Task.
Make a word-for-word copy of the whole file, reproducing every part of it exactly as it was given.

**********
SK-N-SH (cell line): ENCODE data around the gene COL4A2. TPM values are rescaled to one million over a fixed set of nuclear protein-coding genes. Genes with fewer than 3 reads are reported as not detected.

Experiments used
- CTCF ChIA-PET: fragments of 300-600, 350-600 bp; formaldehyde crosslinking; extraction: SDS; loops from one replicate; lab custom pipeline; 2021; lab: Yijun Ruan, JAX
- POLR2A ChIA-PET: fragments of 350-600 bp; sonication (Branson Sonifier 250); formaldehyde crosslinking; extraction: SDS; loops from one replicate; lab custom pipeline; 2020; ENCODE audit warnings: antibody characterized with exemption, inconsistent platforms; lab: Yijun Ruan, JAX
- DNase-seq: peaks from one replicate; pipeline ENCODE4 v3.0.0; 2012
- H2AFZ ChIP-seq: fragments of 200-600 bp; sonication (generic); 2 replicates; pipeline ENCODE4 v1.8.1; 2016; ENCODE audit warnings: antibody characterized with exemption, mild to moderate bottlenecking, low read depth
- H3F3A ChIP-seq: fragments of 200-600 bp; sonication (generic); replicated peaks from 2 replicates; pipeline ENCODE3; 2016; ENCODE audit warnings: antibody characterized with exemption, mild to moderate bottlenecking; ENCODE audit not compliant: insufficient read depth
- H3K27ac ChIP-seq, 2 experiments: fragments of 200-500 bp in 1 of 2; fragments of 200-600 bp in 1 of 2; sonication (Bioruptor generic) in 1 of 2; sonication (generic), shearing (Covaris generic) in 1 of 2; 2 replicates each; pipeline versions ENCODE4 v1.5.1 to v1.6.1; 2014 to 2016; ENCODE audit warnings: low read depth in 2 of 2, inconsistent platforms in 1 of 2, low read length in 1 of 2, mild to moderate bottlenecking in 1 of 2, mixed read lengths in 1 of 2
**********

SK-N-SH (cell line): ENCODE data around the gene COL4A2. TPM values are rescaled to one million over a fixed set of nuclear protein-coding genes. Genes with fewer than 3 reads are reported as not detected.

Experiments used
- CTCF ChIA-PET: fragments of 300-600, 350-600 bp; formaldehyde crosslinking; extraction: SDS; loops from one replicate; lab custom pipeline; 2021; lab: Yijun Ruan, JAX
- POLR2A ChIA-PET: fragments of 350-600 bp; sonication (Branson Sonifier 250); formaldehyde crosslinking; extraction: SDS; loops from one replicate; lab custom pipeline; 2020; ENCODE audit warnings: antibody characterized with exemption, inconsistent platforms; lab: Yijun Ruan, JAX
- DNase-seq: peaks from one replicate; pipeline ENCODE4 v3.0.0; 2012
- H2AFZ ChIP-seq: fragments of 200-600 bp; sonication (generic); 2 replicates; pipeline ENCODE4 v1.8.1; 2016; ENCODE audit warnings: antibody characterized with exemption, mild to moderate bottlenecking, low read depth
- H3F3A ChIP-seq: fragments of 200-600 bp; sonication (generic); replicated peaks from 2 replicates; pipeline ENCODE3; 2016; ENCODE audit warnings: antibody characterized with exemption, mild to moderate bottlenecking; ENCODE audit not compliant: insufficient read depth
- H3K27ac ChIP-seq, 2 experiments: fragments of 200-500 bp in 1 of 2; fragments of 200-600 bp in 1 of 2; sonication (Bioruptor generic) in 1 of 2; sonication (generic), shearing (Covaris generic) in 1 of 2; 2 replicates each; pipeline versions ENCODE4 v1.5.1 to v1.6.1; 2014 to 2016; ENCODE audit warnings: low read depth in 2 of 2, inconsistent platforms in 1 of 2, low read length in 1 of 2, mild to moderate bottlenecking in 1 of 2, mixed read lengths in 1 of 2